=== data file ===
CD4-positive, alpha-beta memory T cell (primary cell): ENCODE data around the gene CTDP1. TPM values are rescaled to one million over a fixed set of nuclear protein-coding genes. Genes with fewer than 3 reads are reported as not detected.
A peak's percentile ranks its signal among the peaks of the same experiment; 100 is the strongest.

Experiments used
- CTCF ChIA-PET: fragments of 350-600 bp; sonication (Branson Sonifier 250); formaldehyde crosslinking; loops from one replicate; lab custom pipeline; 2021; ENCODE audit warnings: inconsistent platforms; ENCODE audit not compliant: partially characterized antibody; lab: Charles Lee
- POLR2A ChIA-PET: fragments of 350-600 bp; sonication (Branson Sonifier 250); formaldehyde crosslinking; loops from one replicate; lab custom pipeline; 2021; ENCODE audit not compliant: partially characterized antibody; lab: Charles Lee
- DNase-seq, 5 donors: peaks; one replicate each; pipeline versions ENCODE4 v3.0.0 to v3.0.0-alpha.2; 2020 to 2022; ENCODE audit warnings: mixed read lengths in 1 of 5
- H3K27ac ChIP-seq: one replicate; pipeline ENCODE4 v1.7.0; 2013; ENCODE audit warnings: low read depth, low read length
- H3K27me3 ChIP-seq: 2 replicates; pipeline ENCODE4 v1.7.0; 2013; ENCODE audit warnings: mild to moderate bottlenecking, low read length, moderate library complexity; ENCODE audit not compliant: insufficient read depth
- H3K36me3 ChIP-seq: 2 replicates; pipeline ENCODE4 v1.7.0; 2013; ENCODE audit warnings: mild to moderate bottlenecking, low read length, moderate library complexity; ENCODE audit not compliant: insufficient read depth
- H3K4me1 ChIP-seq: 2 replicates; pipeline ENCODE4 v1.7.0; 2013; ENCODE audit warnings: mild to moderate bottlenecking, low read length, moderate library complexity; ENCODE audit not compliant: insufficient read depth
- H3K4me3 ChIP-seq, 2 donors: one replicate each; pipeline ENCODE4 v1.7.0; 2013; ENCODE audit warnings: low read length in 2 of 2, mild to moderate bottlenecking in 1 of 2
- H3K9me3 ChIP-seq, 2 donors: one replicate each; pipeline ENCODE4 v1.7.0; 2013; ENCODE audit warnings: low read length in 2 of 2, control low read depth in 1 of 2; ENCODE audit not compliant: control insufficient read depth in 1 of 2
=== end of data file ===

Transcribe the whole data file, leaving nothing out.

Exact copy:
CD4-positive, alpha-beta memory T cell (primary cell): ENCODE data around the gene CTDP1. TPM values are rescaled to one million over a fixed set of nuclear protein-coding genes. Genes with fewer than 3 reads are reported as not detected.
A peak's percentile ranks its signal among the peaks of the same experiment; 100 is the strongest.

Experiments used
- CTCF ChIA-PET: fragments of 350-600 bp; sonication (Branson Sonifier 250); formaldehyde crosslinking; loops from one replicate; lab custom pipeline; 2021; ENCODE audit warnings: inconsistent platforms; ENCODE audit not compliant: partially characterized antibody; lab: Charles Lee
- POLR2A ChIA-PET: fragments of 350-600 bp; sonication (Branson Sonifier 250); formaldehyde crosslinking; loops from one replicate; lab custom pipeline; 2021; ENCODE audit not compliant: partially characterized antibody; lab: Charles Lee
- DNase-seq, 5 donors: peaks; one replicate each; pipeline versions ENCODE4 v3.0.0 to v3.0.0-alpha.2; 2020 to 2022; ENCODE audit warnings: mixed read lengths in 1 of 5
- H3K27ac ChIP-seq: one replicate; pipeline ENCODE4 v1.7.0; 2013; ENCODE audit warnings: low read depth, low read length
- H3K27me3 ChIP-seq: 2 replicates; pipeline ENCODE4 v1.7.0; 2013; ENCODE audit warnings: mild to moderate bottlenecking, low read length, moderate library complexity; ENCODE audit not compliant: insufficient read depth
- H3K36me3 ChIP-seq: 2 replicates; pipeline ENCODE4 v1.7.0; 2013; ENCODE audit warnings: mild to moderate bottlenecking, low read length, moderate library complexity; ENCODE audit not compliant: insufficient read depth
- H3K4me1 ChIP-seq: 2 replicates; pipeline ENCODE4 v1.7.0; 2013; ENCODE audit warnings: mild to moderate bottlenecking, low read length, moderate library complexity; ENCODE audit not compliant: insufficient read depth
- H3K4me3 ChIP-seq, 2 donors: one replicate each; pipeline ENCODE4 v1.7.0; 2013; ENCODE audit warnings: low read length in 2 of 2, mild to moderate bottlenecking in 1 of 2
- H3K9me3 ChIP-seq, 2 donors: one replicate each; pipeline ENCODE4 v1.7.0; 2013; ENCODE audit warnings: low read length in 2 of 2, control low read depth in 1 of 2; ENCODE audit not compliant: control insufficient read depth in 1 of 2